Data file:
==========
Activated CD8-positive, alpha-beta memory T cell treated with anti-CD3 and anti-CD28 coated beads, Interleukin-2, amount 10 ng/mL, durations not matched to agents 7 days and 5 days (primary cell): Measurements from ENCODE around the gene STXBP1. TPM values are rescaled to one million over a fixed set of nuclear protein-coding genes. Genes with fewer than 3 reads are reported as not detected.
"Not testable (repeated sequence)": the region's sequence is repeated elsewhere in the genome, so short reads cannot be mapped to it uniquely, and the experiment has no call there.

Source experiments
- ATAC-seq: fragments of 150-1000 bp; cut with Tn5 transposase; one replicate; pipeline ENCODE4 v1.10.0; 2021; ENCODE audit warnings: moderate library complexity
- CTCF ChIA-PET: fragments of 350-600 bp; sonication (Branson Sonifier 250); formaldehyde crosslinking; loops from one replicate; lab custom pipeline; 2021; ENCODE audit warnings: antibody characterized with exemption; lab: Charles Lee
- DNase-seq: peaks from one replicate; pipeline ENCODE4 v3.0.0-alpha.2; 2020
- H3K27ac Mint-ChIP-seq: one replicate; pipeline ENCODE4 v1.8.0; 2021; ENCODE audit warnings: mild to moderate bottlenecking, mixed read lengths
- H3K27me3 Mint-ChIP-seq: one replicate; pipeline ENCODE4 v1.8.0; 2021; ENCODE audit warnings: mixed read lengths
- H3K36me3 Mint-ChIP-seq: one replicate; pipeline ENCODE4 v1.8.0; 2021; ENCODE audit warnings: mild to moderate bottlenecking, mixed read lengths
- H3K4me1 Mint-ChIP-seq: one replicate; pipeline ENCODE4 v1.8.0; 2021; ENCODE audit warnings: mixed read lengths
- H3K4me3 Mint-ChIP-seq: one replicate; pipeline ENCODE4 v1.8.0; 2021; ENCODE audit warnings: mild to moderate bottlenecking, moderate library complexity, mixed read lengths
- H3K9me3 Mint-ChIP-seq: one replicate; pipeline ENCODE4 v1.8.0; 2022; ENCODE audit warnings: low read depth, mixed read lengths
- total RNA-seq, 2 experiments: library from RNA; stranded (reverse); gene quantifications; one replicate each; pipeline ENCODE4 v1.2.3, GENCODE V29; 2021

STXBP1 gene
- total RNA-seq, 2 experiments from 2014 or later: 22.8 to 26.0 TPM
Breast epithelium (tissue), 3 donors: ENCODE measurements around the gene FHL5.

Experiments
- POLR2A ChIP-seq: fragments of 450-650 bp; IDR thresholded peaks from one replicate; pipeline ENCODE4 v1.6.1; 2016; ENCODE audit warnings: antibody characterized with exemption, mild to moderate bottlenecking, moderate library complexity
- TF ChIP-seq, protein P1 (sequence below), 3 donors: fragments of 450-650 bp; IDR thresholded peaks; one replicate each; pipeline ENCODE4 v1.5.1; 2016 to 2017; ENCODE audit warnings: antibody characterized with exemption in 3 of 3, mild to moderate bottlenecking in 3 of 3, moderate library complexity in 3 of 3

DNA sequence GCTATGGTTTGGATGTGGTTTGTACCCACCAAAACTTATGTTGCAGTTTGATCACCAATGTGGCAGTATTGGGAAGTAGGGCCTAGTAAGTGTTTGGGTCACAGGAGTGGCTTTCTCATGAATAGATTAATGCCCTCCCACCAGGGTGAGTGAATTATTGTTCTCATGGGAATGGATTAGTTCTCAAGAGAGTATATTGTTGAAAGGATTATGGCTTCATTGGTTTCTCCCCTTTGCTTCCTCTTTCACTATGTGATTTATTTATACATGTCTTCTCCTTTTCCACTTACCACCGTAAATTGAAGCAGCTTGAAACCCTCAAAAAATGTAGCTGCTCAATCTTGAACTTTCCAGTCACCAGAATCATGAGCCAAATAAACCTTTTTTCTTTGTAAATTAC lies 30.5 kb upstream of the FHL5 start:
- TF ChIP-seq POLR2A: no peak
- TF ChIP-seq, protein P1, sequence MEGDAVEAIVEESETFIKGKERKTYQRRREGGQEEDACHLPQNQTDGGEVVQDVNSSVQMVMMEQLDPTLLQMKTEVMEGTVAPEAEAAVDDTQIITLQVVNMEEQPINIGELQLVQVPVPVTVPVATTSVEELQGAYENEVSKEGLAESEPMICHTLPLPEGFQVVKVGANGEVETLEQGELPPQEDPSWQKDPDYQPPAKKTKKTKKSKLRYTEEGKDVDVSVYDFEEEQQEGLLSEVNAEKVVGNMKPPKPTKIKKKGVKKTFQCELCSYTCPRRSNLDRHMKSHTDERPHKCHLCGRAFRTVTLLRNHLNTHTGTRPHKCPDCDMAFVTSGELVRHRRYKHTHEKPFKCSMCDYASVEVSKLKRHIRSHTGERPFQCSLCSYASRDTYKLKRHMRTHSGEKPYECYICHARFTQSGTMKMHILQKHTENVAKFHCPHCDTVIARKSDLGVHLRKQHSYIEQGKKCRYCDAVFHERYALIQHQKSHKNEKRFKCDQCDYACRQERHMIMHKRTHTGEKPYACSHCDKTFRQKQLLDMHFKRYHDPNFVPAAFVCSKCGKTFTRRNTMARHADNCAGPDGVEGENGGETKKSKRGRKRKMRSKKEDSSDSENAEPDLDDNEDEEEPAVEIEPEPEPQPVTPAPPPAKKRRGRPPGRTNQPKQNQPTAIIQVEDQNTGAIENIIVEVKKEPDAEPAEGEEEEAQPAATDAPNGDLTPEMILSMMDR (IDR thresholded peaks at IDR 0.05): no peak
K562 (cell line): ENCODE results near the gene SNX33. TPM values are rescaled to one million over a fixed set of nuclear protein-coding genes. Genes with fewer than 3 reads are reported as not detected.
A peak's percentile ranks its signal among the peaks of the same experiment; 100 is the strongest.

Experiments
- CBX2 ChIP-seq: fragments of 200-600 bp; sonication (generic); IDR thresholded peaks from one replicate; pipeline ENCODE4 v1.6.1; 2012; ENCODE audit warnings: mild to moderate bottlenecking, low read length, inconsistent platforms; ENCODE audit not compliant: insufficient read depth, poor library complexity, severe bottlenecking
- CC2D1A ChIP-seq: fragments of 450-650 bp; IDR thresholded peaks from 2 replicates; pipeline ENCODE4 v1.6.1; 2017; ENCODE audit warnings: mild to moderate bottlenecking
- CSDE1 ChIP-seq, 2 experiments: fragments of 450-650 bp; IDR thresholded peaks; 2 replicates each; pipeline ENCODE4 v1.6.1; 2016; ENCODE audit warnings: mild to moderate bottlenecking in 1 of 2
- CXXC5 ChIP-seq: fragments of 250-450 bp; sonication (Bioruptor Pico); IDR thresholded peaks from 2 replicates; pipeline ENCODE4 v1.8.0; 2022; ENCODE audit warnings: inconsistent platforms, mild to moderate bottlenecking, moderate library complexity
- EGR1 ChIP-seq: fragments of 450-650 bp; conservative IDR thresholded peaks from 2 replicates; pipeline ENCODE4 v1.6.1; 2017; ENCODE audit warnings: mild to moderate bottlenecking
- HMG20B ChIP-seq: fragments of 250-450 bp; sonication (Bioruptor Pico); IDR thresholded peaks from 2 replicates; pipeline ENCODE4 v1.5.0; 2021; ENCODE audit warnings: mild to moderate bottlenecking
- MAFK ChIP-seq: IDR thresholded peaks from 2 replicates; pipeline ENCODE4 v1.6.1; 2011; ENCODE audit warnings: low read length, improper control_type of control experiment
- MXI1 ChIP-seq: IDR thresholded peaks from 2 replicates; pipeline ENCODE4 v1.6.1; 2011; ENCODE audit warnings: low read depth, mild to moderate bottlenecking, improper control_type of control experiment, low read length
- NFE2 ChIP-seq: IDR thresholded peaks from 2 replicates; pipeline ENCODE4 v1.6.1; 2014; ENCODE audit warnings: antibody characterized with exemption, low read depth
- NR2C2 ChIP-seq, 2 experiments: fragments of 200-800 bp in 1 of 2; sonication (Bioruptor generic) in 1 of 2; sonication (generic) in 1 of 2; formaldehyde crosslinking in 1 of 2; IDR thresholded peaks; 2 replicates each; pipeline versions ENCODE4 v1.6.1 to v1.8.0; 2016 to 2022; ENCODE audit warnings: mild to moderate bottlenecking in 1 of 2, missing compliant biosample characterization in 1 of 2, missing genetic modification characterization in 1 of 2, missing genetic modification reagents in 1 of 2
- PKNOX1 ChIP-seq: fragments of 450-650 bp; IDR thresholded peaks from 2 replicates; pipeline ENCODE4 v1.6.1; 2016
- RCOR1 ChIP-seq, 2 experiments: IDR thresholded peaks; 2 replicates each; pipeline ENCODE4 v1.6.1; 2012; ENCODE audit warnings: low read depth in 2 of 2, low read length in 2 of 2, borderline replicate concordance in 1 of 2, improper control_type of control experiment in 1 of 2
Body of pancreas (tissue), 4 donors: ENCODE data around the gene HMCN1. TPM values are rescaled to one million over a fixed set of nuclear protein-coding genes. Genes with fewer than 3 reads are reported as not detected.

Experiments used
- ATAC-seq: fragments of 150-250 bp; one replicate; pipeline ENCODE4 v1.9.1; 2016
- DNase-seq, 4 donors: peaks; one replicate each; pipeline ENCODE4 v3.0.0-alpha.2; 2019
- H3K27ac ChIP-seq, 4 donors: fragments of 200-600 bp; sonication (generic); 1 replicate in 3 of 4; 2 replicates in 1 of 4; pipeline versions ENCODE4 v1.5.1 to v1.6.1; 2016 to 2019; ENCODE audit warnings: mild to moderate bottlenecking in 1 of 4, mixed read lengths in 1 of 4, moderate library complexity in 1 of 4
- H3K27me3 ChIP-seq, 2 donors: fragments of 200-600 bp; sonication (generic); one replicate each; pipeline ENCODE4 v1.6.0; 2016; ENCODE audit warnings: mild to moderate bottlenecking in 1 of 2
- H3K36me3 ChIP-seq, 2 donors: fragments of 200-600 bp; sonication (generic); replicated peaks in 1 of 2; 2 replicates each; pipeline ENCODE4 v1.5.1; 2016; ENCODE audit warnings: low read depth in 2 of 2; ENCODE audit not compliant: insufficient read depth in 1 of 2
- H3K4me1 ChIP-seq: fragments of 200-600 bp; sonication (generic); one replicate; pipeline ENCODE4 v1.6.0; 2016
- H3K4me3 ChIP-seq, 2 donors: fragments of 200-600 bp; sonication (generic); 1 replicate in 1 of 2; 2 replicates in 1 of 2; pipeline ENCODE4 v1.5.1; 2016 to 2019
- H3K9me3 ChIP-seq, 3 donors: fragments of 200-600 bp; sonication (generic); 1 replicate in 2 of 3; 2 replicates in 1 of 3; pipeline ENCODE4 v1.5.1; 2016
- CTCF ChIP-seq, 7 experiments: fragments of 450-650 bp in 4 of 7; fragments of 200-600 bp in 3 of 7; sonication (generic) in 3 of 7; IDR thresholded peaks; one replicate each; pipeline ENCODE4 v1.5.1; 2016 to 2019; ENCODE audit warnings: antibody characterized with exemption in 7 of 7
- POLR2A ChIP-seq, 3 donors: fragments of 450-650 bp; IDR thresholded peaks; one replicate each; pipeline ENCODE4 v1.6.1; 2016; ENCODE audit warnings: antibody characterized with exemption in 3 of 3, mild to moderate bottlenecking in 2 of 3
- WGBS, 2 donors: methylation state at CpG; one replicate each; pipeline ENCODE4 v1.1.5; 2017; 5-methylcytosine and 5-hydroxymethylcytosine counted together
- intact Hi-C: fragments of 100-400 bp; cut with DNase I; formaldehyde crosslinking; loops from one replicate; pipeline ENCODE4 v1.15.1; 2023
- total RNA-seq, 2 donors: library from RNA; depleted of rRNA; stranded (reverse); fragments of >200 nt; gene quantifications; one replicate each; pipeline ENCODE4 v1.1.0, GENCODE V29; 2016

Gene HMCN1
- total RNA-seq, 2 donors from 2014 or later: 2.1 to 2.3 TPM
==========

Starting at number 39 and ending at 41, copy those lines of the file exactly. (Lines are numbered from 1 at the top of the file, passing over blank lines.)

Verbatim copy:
Experiments used
- ATAC-seq: fragments of 150-250 bp; one replicate; pipeline ENCODE4 v1.9.1; 2016
- DNase-seq, 4 donors: peaks; one replicate each; pipeline ENCODE4 v3.0.0-alpha.2; 2019